Tobacco 21 Now Federal Law


On December 20, 2019, President Donald Trump signed a federal budget bill for Fiscal Year 2020. The spending package included passage of Tobacco 21, which raises the legal age for purchasing tobacco products from 18 to 21. 

The bill marks a major victory for the cancer advocacy community. The Tobacco 21 movement began in 1996 with the establishment of the Preventing Tobacco Addiction Foundation, which aims to reduce the public health toll of tobacco products. 

Prior to the federal government passing Tobacco 21, 31 states and over 530 American cities had already taken their own steps to raise the minimum tobacco purchase age to 21. Bipartisan legislation gained momentum in summer 2019 before the provision was added to the federal budget and signed on December 20. However, there are still opportunities to strengthen enforcement on a local, state, and national level.

Under the new federal Tobacco 21 law:

  • It is a violation for retailers to sell any nicotine or tobacco products to anyone under the age of 21
  • ​The U.S. Food and Drug Administration (FDA) oversees the enforcement of the age 21 legal sales minimum
  • There are no provisions for "grandfathering" those who are currently 18, 19, or 20 years old, or exemptions for members of the military under 21
  • States, counties, or other local governments are permitted to pass stronger laws 
  • While states are not required to pass their own laws to raise their sales age to 21, they must demonstrate that retailers are in compliance or risk losing a portion of federal substance abuse grant funding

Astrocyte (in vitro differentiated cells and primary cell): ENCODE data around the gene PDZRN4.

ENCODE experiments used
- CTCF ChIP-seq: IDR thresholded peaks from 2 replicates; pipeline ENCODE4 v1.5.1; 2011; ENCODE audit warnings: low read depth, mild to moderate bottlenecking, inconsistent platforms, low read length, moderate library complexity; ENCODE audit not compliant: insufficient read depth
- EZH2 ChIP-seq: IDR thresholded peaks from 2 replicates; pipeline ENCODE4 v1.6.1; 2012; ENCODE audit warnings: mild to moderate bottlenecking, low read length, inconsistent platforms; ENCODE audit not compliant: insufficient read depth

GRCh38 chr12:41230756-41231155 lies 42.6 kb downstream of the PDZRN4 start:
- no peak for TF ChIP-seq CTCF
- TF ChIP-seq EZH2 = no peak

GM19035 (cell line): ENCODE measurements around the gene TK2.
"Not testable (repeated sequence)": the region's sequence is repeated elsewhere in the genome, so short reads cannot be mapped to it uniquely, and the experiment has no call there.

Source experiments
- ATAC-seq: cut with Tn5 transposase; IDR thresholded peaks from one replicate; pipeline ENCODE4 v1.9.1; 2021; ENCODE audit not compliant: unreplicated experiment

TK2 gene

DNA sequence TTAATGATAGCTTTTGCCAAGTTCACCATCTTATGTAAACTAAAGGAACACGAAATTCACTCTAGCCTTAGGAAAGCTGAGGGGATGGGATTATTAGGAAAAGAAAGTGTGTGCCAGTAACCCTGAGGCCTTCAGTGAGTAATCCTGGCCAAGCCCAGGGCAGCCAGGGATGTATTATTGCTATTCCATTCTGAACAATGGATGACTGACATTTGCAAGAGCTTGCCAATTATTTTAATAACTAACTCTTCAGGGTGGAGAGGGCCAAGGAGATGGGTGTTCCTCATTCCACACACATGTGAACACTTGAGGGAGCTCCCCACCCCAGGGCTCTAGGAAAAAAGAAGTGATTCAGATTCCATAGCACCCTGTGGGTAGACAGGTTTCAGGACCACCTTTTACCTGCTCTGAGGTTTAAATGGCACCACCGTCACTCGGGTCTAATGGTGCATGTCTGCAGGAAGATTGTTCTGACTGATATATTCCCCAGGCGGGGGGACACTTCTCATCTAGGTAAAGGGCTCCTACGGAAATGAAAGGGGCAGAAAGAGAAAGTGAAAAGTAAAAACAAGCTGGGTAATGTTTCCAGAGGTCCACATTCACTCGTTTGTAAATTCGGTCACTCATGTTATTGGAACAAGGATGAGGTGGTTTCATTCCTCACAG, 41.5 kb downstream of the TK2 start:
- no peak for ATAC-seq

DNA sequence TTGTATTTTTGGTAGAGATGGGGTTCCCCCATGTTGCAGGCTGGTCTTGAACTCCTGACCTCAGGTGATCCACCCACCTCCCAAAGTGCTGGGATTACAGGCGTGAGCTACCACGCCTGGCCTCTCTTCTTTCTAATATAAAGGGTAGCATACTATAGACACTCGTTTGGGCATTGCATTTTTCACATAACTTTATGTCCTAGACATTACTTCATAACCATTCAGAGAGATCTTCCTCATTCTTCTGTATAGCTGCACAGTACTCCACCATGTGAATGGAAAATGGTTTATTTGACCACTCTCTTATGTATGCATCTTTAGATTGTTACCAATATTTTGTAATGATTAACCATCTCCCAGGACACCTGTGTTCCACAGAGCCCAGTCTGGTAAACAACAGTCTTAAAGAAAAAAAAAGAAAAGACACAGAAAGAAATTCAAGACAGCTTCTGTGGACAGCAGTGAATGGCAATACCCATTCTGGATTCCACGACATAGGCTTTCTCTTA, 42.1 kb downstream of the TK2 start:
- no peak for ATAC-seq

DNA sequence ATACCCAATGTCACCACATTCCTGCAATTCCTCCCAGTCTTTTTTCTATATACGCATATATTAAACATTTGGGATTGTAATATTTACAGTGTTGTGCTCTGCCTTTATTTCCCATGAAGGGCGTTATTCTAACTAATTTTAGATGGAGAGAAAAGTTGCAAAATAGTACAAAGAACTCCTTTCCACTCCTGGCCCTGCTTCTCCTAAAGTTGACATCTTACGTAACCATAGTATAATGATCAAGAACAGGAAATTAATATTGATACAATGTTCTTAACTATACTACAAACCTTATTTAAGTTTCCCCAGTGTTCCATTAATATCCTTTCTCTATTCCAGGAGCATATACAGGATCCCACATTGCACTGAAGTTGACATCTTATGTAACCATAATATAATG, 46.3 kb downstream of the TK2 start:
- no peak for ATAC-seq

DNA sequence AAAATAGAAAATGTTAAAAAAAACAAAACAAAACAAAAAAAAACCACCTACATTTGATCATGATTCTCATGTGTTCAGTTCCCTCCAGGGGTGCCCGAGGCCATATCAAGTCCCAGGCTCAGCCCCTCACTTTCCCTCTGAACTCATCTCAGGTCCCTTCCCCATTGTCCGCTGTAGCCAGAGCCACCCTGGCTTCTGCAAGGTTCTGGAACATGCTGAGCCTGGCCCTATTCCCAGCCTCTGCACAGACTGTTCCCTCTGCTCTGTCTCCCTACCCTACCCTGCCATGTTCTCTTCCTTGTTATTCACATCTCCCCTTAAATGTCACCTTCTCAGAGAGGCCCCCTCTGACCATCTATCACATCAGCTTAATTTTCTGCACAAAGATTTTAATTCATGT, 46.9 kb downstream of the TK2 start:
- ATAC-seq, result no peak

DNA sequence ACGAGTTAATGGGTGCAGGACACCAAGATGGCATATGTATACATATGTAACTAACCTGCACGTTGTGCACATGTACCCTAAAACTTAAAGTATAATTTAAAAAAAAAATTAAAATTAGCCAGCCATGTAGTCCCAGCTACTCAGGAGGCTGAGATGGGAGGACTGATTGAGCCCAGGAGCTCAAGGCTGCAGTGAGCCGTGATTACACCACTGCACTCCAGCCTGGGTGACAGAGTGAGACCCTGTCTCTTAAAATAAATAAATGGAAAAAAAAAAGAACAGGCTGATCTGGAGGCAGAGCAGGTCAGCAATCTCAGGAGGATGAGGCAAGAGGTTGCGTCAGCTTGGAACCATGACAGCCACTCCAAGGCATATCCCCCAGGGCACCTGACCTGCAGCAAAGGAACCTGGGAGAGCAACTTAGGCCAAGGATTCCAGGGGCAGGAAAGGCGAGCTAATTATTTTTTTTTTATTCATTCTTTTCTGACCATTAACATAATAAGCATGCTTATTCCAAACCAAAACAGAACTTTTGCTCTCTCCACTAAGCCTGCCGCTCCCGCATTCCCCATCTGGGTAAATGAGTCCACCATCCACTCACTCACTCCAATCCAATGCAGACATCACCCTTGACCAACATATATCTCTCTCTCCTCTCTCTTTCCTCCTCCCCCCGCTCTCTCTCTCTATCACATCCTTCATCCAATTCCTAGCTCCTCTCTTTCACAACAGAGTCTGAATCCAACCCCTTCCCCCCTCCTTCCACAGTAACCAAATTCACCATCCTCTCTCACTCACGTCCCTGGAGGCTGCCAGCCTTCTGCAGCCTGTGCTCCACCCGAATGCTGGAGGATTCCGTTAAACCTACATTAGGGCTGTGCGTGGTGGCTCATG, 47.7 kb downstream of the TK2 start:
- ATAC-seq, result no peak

Room for Improvement

The federal Tobacco 21 law does not specifically address flavored tobacco or nicotine products, including electronic cigarettes. While the FDA did release new enforcement policy related to flavored vaping cartridges—a key catalyst for the vaping epidemic among youth—the FDA provision still allows retailers to sell menthol flavored cartridges. Additionally, flavored vaping liquids intended for "open tank" vape systems, a popular smoking cessation tool for adults, are still permitted under this rule. 

While the law requires states to conduct random inspections of retailers for compliance, the percentage penalty on federal block grants was reduced from 40 percent to 10 percent in the new provision. The law specifically states the penalty wouldn’t exceed 10 percent and states can avoid the penalty completely by promising additional monies for compliance measures. States will be given a three-year grace period before any penalties are imposed. 

Advocates are urging states to take measures to strengthen federal Tobacco 21 legislation and counter the aggressive lobbying efforts of Big Tobacco. 

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